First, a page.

Republican did not disclose the extent of his American Information Systems
involvement and questions whether a former executive of a company whose
machines count votes in precincts nationwide should run for public office.
Hagel's staff insist that his former career doesn't affect his political

"I don't know if it's sloppy research or she doesn't care," Linehan said. "I
don't spend a lot of time worrying about it because it's all so ridiculous."

Criticism, as well as legal threats from ES&S, Diebold and other companies,
has enervated Harris, whose blond hair turned completely gray last year. But
legions of fans - from New Zealand bloggers to respected computer
scientists - encourage her.

Exploiting the power of the Internet, Harris has created a Web site that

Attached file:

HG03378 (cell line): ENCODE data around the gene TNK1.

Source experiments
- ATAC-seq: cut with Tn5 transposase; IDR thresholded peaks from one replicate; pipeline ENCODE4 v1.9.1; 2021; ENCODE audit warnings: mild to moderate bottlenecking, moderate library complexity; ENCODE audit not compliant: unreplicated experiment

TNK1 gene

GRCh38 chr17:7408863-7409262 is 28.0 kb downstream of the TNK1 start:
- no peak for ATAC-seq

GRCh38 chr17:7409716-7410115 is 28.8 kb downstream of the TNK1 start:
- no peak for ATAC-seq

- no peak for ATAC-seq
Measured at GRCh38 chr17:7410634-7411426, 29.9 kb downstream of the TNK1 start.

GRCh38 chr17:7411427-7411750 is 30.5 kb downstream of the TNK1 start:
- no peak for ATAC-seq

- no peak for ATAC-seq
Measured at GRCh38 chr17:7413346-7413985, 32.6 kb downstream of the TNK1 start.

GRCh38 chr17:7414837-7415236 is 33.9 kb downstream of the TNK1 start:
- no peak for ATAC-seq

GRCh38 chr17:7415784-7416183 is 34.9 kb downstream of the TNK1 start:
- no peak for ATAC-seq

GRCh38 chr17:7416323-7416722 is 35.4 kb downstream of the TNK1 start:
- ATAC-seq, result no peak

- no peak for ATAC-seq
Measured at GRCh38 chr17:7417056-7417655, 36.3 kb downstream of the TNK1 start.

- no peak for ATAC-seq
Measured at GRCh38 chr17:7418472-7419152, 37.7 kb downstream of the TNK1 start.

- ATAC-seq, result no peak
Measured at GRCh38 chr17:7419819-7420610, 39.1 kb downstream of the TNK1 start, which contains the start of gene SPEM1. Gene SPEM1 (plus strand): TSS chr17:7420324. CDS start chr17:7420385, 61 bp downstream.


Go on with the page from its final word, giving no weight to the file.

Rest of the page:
documents hundreds of local, county and state elections that have been
botched or contested because of flaws with voting software.

She details an incestuous web of voting company executives, politicians and
election officials - people who are often related or have worked for each

Her style is brash. She drives her Toyota Corolla and rental cars thousands
of miles to ambush registrars in counties where election results didn't
match exit polls.

Frustrated that few mainstream journalists have publicized her exploits,
Harris once left voice mail for Washington Post star Bob Woodward. When he
didn't call back, she trashed him in a Web forum called "Media Whores

"It took me a while to recognize that despite her over-the-top personal
style, she was doing valuable sleuthing," said Douglas Jones, associate
professor of computer science at the University of Iowa and a member of
Iowa's Board of Examiners for e-voting. "But her style, which tends to be a
bit alarmist and tends to appeal to conspiracy theorists, may be necessary
to get the attention of the people who need to pay attention."